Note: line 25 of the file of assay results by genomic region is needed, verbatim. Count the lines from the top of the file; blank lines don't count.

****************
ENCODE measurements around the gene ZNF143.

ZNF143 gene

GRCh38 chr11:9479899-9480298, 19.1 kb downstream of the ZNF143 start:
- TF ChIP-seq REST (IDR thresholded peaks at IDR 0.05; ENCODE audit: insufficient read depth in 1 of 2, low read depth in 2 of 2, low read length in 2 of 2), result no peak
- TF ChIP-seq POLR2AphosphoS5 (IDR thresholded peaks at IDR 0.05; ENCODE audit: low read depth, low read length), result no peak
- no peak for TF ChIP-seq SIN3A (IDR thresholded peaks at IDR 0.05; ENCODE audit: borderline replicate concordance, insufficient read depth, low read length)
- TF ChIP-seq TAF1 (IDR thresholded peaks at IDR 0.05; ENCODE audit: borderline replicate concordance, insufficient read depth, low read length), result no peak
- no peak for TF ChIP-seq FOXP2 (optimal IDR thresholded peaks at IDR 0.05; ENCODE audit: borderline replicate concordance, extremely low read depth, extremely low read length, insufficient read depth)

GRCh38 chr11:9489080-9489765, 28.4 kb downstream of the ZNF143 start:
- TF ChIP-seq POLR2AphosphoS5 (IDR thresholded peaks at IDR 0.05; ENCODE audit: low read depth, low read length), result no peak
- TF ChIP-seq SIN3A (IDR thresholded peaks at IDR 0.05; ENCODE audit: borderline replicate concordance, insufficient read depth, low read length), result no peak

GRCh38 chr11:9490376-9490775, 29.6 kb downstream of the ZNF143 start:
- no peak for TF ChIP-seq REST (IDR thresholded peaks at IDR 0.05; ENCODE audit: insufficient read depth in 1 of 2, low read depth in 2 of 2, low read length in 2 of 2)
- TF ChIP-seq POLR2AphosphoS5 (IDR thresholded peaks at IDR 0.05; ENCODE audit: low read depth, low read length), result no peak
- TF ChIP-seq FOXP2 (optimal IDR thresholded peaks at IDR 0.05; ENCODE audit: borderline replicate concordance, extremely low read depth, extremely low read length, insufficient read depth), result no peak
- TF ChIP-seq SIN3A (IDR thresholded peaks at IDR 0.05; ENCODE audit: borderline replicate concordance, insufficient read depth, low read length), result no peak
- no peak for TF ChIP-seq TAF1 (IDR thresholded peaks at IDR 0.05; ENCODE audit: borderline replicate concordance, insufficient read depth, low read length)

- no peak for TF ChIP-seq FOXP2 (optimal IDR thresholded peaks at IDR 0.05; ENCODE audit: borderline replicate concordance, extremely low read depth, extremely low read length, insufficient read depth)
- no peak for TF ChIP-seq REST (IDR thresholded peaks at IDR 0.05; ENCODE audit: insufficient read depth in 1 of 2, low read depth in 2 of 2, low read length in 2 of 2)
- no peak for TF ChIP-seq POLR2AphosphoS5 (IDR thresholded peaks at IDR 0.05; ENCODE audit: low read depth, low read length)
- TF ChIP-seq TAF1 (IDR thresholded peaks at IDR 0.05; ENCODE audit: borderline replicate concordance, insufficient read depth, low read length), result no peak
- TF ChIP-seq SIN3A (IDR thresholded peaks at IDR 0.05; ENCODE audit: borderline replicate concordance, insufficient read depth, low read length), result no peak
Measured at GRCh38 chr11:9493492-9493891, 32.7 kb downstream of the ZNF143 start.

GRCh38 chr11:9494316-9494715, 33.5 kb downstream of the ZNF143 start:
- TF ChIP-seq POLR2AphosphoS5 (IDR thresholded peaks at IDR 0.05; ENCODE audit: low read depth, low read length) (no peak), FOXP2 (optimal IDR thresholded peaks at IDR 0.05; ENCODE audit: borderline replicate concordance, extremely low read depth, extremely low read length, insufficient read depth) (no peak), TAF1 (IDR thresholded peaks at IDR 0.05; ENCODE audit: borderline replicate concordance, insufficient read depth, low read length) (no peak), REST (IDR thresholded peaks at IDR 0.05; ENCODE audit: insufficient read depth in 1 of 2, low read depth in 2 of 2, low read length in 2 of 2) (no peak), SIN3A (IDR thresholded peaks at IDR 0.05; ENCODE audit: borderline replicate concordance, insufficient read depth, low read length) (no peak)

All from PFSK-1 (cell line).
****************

- TF ChIP-seq POLR2AphosphoS5 (IDR thresholded peaks at IDR 0.05; ENCODE audit: low read depth, low read length) (no peak), FOXP2 (optimal IDR thresholded peaks at IDR 0.05; ENCODE audit: borderline replicate concordance, extremely low read depth, extremely low read length, insufficient read depth) (no peak), TAF1 (IDR thresholded peaks at IDR 0.05; ENCODE audit: borderline replicate concordance, insufficient read depth, low read length) (no peak), REST (IDR thresholded peaks at IDR 0.05; ENCODE audit: insufficient read depth in 1 of 2, low read depth in 2 of 2, low read length in 2 of 2) (no peak), SIN3A (IDR thresholded peaks at IDR 0.05; ENCODE audit: borderline replicate concordance, insufficient read depth, low read length) (no peak)